Psychosocial Impact of Lockdown on Children due to COVID-19: A Cross-Sectional Study
Mahdi Alnamnakani1, 2, *, Shuliweeh Alenezi2, 3, Hani Temsah4, Mohamad Alothman5, Rozan Esam Murshid6, Hana Alonazy6, Haitham Alqurashi6
Identifiers and Pagination:Year: 2022
E-location ID: e174501792203210
Publisher ID: e174501792203210
Article History:Received Date: 13/6/2021
Revision Received Date: 23/11/2021
Acceptance Date: 20/12/2021
Electronic publication date: 24/08/2022
Collection year: 2022
open-access license: This is an open access article distributed under the terms of the Creative Commons Attribution 4.0 International Public License (CC-BY 4.0), a copy of which is available at: https://creativecommons.org/licenses/by/4.0/legalcode. This license permits unrestricted use, distribution, and reproduction in any medium, provided the original author and source are credited.
Quarantine measures during the COVID-19 lockdown had a negative impact on children’s psychology and development. In this study, we aimed to evaluate the psychological impact of quarantine on children due to the COVID-19 pandemic in Saudi Arabia and to assess types of reported child maltreatment before and after the pandemic.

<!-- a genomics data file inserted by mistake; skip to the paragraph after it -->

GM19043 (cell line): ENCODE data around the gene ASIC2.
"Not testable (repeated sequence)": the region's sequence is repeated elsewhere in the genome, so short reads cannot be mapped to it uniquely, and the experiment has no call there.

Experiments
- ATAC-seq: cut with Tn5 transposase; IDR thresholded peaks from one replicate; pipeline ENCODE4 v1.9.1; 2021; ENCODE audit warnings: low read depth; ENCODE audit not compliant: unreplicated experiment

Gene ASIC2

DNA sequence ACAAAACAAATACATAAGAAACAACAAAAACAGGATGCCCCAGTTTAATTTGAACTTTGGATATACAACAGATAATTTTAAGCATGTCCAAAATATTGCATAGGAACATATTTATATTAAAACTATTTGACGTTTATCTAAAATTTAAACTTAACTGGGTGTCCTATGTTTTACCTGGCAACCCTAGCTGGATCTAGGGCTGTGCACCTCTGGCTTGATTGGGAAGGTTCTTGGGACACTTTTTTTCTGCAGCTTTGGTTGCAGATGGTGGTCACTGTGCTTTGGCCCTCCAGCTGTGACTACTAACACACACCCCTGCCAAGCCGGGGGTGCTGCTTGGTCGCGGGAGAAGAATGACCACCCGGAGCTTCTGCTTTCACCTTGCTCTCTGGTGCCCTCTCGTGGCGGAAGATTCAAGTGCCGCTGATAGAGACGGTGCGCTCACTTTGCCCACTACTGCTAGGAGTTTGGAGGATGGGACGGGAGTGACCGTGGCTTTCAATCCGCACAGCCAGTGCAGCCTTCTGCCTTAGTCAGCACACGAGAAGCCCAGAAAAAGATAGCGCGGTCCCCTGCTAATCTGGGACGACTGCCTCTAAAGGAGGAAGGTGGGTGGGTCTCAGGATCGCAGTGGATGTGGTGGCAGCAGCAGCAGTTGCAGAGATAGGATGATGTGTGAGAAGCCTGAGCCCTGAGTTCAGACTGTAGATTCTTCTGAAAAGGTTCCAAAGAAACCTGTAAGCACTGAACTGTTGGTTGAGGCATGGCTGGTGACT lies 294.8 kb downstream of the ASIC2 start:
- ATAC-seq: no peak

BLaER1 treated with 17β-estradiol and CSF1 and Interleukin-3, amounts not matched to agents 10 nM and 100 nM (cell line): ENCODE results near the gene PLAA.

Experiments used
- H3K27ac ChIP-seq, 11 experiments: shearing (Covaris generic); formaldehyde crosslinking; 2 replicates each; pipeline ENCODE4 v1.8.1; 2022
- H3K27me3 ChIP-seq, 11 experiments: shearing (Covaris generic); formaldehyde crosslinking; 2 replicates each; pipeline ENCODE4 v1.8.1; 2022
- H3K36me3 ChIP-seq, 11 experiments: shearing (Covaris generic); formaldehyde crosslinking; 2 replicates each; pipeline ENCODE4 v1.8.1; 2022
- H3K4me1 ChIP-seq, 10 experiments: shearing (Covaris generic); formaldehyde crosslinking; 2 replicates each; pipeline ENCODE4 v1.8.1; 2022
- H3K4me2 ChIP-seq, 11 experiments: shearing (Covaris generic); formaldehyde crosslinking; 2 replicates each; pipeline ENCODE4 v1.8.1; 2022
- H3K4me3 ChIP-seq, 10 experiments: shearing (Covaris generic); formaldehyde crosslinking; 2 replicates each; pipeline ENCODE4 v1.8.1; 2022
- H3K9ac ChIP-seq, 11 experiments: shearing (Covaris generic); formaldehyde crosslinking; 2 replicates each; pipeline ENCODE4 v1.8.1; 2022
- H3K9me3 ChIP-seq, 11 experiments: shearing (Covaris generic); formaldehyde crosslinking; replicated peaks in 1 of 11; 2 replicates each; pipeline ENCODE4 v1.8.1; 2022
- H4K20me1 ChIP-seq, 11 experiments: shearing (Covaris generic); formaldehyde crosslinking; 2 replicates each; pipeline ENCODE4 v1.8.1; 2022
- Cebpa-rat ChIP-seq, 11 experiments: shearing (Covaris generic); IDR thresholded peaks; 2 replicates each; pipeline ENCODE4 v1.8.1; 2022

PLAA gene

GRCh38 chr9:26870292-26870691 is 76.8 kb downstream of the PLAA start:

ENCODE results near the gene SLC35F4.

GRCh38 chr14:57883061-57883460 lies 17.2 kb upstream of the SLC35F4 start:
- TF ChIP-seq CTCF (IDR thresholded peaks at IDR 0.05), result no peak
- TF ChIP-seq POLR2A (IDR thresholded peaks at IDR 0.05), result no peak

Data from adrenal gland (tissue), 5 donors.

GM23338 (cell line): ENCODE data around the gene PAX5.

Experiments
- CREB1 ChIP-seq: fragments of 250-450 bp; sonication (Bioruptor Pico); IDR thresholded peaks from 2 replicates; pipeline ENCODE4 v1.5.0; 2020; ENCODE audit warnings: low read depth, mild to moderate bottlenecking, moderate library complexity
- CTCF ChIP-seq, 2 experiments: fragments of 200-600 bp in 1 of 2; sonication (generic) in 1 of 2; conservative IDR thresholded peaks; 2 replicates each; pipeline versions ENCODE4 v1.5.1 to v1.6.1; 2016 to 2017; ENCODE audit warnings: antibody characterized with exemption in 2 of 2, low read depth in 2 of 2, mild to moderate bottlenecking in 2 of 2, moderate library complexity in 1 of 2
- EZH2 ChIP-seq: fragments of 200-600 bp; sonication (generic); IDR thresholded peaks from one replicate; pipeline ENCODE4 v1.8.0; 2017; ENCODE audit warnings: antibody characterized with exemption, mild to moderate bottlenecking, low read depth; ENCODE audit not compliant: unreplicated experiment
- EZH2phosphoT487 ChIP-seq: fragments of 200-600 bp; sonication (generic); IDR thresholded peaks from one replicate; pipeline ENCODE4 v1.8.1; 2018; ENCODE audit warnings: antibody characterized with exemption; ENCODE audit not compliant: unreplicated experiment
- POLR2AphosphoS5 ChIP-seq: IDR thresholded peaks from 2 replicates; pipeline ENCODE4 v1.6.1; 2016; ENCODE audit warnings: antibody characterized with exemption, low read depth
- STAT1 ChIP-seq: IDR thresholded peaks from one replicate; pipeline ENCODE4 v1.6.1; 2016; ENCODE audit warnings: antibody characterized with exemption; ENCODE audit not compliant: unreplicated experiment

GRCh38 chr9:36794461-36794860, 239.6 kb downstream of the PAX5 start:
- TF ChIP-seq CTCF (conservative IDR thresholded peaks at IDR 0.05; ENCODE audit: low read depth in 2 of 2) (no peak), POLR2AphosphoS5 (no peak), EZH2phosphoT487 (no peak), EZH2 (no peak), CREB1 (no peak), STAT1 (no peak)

A cross-sectional survey among parents was performed along with a retrospective data review for anonymized data from the National Family Safety Program, Saudi Arabia. 436 children participated in this survey during June-November 2020.
The percentage of fathers with an organic or psychological illness in the children with elevated anxiety levels is 18.5% (p-value = 0.019). The anxiety level of the participants was assessed using the Generalized Anxiety Disorder Assessment (GAD-7). Based on the scores, 10.1% had severe anxiety. The depression level of the participants was assessed using Patient Health Questionnaire (PHQ-9). Based on the scores, 4.4% had severe depression. The anxiety level of the children was assessed using Spence Children’s Anxiety Scale – Parent (SCAS-Parent). Based on the overall score, 28.1% of the children had elevated anxiety levels. The anxiety level was elevated in a panic attack and agoraphobia for 36.8% of the kids, in separation anxiety for 26.8%, in physical injury fears for 35.1%, in social phobia for 19%, in obsessive-compulsive for 25.1%, and in generalized anxiety disorder/overanxious for 27.3%.
Quarantine and lockdown during the period of the COVID-19 pandemic have had a negative impact and many adverse effects on the mental and intellectual development of children. These negative outcomes may be addressed via well-planned multilevel interventions.